In the wake of the murder of Border Guard officer Hadas Malka, Hy”d, hundreds of families of terror victims have written to Yerushalayim Mayor Nir Barkat seeking to have Sultan Suleiman Street renamed after the fallen officer.
Among the actions that IDF forces took in response to the terror attack was sealing Dir Abu Mashal, the Arab village northwest of Ramallah where the three terrorists – Bara Ibrahim Muhammad Saleh, 19; Adel Hassan Ahmad Anakush, 18; and Osama Ahmad Mustafa Atta, 19, organized their plot. The homes of the terrorists’ families have been mapped out, in preparation for their demolition. All permits – numbering about 250,000 – for Palestinian Authority residents to enter Israel proper were suspended Friday night. The only permits not canceled were those for Arabs to enter Har HaBayis, to visit the mosques there during the Ramadan observance. In addition, some 350 PA Arabs in Israel illegally were rounded up over Shabbos.
In addition, Netanyahu has proposed implementing a “sterile zone” in the area of the Damascus Gate (Sha’ar Shechem), with traffic and pedestrians directed to other entrances of the Old City. Many of the terror attacks in Yerushalayim in recent years have been in the area of the Gate, which is seen as a flashpoint for tension, as it abuts both Jewish and Arab neighborhoods of the city. However, security officials told Channel Two Sunday night that that solution was impractical, given the importance of the area and the square in front of the Gate for Arab commerce, traffic, etc.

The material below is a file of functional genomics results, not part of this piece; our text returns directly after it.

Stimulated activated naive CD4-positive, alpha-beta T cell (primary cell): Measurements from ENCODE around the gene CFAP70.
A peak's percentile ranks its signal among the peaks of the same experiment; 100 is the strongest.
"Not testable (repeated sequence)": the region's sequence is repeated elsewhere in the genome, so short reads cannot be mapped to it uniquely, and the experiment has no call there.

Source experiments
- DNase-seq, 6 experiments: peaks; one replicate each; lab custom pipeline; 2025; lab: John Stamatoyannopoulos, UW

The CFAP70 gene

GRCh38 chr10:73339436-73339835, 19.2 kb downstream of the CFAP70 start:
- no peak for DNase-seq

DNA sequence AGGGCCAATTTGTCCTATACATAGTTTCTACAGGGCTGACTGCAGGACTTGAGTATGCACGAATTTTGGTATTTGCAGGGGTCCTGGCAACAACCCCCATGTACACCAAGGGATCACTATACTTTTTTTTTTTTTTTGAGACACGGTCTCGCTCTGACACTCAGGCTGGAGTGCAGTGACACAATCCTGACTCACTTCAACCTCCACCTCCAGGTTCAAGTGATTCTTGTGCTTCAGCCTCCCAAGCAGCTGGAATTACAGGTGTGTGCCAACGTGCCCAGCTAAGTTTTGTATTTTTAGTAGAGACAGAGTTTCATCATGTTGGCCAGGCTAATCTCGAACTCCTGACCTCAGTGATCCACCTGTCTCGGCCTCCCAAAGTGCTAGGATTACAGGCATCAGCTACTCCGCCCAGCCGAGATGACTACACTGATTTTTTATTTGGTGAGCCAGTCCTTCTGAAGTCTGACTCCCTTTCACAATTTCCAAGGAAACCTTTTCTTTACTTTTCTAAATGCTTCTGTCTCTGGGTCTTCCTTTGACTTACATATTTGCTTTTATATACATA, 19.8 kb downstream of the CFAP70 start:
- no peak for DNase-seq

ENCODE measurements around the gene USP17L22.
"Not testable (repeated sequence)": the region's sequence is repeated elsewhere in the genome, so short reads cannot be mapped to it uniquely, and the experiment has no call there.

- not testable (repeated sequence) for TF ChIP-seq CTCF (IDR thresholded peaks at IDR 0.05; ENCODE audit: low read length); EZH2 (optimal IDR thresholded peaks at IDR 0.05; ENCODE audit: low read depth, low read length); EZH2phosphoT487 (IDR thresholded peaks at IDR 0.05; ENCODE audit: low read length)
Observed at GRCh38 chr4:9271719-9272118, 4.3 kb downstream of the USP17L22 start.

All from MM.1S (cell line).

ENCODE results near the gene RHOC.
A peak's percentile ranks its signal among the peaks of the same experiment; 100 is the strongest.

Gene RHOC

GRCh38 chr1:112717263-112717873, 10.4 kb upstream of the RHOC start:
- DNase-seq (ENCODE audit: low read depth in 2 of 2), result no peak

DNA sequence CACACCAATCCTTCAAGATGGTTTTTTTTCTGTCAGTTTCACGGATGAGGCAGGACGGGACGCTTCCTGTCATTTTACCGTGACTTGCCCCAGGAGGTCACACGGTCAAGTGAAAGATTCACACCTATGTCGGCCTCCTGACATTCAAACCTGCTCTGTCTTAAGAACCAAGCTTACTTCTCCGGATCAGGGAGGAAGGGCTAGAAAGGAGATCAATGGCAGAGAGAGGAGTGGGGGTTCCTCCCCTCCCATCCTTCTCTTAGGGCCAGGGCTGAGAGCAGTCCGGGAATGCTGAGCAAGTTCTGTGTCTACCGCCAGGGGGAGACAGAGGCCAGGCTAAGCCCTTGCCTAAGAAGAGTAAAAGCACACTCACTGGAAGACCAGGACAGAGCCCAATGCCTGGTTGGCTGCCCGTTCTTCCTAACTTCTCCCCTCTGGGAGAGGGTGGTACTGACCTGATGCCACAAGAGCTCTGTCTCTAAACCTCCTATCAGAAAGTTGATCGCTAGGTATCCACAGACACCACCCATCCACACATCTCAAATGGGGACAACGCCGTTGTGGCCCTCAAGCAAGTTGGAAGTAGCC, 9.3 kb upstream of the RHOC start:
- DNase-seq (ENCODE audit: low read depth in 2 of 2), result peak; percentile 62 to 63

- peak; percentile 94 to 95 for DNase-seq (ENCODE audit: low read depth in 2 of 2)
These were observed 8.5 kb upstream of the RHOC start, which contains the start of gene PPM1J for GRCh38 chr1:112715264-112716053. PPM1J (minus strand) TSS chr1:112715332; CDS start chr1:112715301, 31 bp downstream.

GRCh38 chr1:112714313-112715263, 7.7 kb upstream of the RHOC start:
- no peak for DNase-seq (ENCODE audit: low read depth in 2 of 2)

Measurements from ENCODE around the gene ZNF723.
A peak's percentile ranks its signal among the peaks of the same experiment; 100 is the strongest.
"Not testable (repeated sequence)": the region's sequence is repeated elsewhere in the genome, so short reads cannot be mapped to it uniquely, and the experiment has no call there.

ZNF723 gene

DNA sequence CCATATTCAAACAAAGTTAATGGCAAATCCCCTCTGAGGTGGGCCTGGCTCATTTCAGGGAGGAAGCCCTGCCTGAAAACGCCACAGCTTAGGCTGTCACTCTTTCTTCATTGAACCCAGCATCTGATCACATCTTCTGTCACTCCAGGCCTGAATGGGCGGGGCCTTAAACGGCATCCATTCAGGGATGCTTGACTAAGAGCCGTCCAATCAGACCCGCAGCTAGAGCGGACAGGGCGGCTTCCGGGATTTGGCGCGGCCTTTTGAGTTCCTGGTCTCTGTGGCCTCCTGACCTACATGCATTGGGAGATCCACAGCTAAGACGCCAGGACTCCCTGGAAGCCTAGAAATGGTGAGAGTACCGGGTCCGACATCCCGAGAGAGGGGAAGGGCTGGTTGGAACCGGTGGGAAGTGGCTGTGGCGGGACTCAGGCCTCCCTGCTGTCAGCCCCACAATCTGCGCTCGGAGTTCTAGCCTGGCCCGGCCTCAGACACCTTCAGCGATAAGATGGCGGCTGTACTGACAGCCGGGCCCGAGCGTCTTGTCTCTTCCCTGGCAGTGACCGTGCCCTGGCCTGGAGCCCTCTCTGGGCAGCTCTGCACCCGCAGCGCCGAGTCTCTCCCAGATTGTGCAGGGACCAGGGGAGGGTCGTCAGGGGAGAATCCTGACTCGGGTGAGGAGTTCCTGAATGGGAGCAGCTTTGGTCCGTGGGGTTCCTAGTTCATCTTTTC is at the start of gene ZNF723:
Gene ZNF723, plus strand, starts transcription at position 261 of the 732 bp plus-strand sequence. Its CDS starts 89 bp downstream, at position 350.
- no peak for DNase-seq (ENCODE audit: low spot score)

According to families of terror victims, the next best thing would be to rename the street where the attack took place after the murdered officer. Army Radio quoted Devora Gonen, who is representing hundreds of families in this matter, as saying that the families sent a letter to Barkat laying out their request. The letter will be attached to a petition which will be distributed on social media. The families hope to get tens of thousands of signatures, if not more.
Sultan Suleiman Street is one of the oldest thoroughfares in Yerushalayim, named for the Turkish Sultan who rebuilt the walls of the Old City. As part of the municipal boundaries of Yerushalayim, however, the official name of the street is determined by a committee on street, park and school names. That committee is set to meet in about three weeks. Officials of the Im Tirzu antiterror organization will represent the families in front of the committee, and will seek to have the name of the street changed, Army Radio said.